Thematic funds that invest in resources management such as clean water, waste and new resources were among the most popular products in Europe amid growing appetite for secular growth themes.
In its Global Thematic Funds Landscape report, Morningstar Manager Research found that Europe is the largest market for thematic funds, accounting for 54% of global thematic fund assets.
Resource management is now the biggest theme in the region with $21bn (€19.1bn) in assets under management, as at 31 December 2019.
This theme encompasses funds that fall into the following global categories: Shale Revolution, Upstream Natural Resources, Rare Earth Resources, Resource Tech, Clean Water, Water, Waste, Water Infrastructure, Air, Efficient Resources and New Resources.
The report said the theme’s growth in Europe was largely down to flows into the Pictet Water Fund, with the group having the biggest share of European thematic AuM thanks to its range of actively managed thematic funds.
The Pictet-Global Megatrends Fund is the largest thematic vehicle in Europe, with $9.4bn in AuM, being exposed to the groups’ range of nine thematic funds including clean energy, robotics, security, digital and water.
Profit from water
Kenneth Lamont, co-author of Morningstar’s report, explained the demand for water funds: “Fresh water is not distributed equitably across population centres, nations or regions. Moreover, given its weight, water is not easy to transport in sufficiently large quantities.
“As population grows, supply and demand for water will become progressively more imbalanced especially in arid regions with contaminated water.
“For regions with easily accessible water resources like rivers and underground aquifers, the risk of overconsumption and inefficient recycling are real threats to the sustainability of these resources. These constraints pose a global profit opportunity.”
He added: “Specifically, growth is expected to be driven by global trends towards greater desalination and water reuse, water conservation, energy efficiency and enhanced technology.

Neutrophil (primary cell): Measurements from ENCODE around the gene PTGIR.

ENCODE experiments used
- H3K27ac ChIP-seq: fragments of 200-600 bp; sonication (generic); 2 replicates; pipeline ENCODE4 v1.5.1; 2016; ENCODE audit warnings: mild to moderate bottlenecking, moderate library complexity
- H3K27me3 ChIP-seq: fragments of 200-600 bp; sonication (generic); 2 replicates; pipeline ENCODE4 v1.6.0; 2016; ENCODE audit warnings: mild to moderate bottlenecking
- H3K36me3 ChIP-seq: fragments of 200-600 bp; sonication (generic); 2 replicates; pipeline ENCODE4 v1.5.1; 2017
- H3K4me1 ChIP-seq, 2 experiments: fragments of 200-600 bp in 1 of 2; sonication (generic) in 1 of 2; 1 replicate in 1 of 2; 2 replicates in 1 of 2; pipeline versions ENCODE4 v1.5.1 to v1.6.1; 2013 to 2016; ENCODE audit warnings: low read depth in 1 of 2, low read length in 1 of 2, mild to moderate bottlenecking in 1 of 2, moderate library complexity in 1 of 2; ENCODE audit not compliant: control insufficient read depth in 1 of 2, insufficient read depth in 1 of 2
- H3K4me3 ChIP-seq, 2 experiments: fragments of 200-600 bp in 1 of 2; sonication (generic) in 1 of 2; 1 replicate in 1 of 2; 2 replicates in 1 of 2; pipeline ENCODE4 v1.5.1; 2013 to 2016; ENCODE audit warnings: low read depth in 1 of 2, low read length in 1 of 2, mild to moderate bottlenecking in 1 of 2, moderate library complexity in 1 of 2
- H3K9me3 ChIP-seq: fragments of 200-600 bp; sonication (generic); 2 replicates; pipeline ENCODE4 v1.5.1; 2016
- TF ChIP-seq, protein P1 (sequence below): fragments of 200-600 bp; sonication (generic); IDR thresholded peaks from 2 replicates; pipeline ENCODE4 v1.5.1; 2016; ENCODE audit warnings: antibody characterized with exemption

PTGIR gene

“In order to accomplish these operations, massive investments in water-related infrastructure will be required as existing water systems (even those in the developed world) are antiquated and inadequate.
“To the extent governments can subsidise these infrastructure projects, global water companies should benefit from these trends as a result of their technical expertise.”
Looking at thematic funds across the globe, the report also said investor interest for the asset class has increased, but is “uneven across geographies”.
Over the three years to 31 December 2019, collective AuM in thematic funds grew nearly threefold, from $75bn to approximately $195bn worldwide. This represents approximately 1% of total global equity fund assets, a dramatic increase from the 0.1% share reported 10 years ago.
However, while all regions have experienced net inflows over the trailing five years, Europe and rest of the world have been the main beneficiaries, netting $45bn and $36bn in new flows over the period, respectively, the report said.
Furthermore, European-domiciled thematic funds’ share of the global pie has expanded from 2% to 54% since the year 2000. Despite growing tenfold in size, the market share of thematic funds domiciled in North America decreased from 28% to 16% over the same period.